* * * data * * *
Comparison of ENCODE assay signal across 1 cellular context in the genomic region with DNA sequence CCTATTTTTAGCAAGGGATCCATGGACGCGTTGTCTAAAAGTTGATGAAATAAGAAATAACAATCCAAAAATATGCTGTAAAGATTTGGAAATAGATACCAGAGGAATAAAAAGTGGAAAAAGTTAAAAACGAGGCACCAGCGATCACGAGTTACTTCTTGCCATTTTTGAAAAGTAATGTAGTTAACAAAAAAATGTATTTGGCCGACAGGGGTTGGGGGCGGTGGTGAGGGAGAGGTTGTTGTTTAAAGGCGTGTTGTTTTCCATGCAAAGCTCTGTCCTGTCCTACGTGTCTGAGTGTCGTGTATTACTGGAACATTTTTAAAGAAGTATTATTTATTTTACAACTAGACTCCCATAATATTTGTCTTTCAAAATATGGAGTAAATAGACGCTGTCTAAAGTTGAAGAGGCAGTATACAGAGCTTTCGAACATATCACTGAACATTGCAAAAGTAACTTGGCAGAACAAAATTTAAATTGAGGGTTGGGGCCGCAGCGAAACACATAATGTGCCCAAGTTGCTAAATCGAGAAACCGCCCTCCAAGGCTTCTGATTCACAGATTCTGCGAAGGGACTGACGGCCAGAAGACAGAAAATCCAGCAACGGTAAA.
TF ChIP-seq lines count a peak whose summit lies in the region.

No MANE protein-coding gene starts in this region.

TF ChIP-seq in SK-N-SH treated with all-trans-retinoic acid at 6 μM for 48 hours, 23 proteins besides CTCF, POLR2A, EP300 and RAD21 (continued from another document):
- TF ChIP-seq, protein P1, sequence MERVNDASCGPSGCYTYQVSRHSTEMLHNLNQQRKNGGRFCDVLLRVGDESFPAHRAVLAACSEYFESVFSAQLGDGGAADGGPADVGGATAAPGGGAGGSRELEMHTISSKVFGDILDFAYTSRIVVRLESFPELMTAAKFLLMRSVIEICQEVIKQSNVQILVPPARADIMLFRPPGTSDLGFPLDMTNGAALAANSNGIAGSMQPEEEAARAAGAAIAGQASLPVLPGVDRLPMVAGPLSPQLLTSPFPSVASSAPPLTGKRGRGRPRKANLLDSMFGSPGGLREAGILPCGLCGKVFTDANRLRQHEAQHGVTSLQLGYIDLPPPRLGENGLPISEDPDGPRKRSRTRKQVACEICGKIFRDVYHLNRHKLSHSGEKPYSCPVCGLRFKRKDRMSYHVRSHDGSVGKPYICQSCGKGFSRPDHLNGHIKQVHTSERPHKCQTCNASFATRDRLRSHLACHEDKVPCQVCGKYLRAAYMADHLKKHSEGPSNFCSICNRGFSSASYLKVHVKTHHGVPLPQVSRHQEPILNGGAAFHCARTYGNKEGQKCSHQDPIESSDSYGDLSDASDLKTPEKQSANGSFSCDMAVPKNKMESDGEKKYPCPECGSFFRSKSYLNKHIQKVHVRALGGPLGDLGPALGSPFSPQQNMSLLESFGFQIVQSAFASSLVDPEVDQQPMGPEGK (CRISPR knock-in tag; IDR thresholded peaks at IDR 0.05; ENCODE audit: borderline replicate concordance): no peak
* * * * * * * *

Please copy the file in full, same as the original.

Comparison of ENCODE assay signal across 1 cellular context in the genomic region with DNA sequence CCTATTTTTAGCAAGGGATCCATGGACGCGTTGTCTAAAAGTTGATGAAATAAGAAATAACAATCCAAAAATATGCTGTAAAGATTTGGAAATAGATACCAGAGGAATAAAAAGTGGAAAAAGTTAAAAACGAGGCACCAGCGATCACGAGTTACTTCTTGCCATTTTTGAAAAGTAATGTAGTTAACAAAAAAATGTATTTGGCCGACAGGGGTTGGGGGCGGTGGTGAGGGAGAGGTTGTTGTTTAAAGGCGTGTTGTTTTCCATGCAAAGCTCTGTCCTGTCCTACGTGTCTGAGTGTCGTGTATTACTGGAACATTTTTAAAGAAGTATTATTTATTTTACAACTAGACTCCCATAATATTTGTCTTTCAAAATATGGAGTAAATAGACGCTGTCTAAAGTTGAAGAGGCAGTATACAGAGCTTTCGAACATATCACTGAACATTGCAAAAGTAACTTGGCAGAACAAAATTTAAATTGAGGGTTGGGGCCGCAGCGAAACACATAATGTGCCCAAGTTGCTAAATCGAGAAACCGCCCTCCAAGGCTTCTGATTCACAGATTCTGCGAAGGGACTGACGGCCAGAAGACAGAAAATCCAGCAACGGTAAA.
TF ChIP-seq lines count a peak whose summit lies in the region.

No MANE protein-coding gene starts in this region.

TF ChIP-seq in SK-N-SH treated with all-trans-retinoic acid at 6 μM for 48 hours, 23 proteins besides CTCF, POLR2A, EP300 and RAD21 (continued from another document):
- TF ChIP-seq, protein P1, sequence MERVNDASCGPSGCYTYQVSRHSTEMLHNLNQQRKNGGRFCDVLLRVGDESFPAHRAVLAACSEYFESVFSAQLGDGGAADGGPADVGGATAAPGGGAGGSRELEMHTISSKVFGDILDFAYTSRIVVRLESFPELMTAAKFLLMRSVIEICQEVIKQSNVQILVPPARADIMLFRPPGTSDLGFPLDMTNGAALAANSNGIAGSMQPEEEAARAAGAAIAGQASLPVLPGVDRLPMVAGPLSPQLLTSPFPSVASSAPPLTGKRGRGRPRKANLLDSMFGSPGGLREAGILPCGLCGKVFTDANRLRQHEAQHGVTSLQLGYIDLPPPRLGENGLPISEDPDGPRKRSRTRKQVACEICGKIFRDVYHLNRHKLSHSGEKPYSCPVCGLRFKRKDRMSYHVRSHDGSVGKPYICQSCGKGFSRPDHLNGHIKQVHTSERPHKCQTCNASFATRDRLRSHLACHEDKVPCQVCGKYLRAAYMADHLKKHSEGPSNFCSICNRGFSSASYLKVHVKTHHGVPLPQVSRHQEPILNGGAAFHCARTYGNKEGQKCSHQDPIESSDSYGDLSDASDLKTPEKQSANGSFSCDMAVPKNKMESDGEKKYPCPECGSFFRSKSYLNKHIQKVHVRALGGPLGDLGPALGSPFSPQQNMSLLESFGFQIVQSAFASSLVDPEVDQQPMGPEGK (CRISPR knock-in tag; IDR thresholded peaks at IDR 0.05; ENCODE audit: borderline replicate concordance): no peak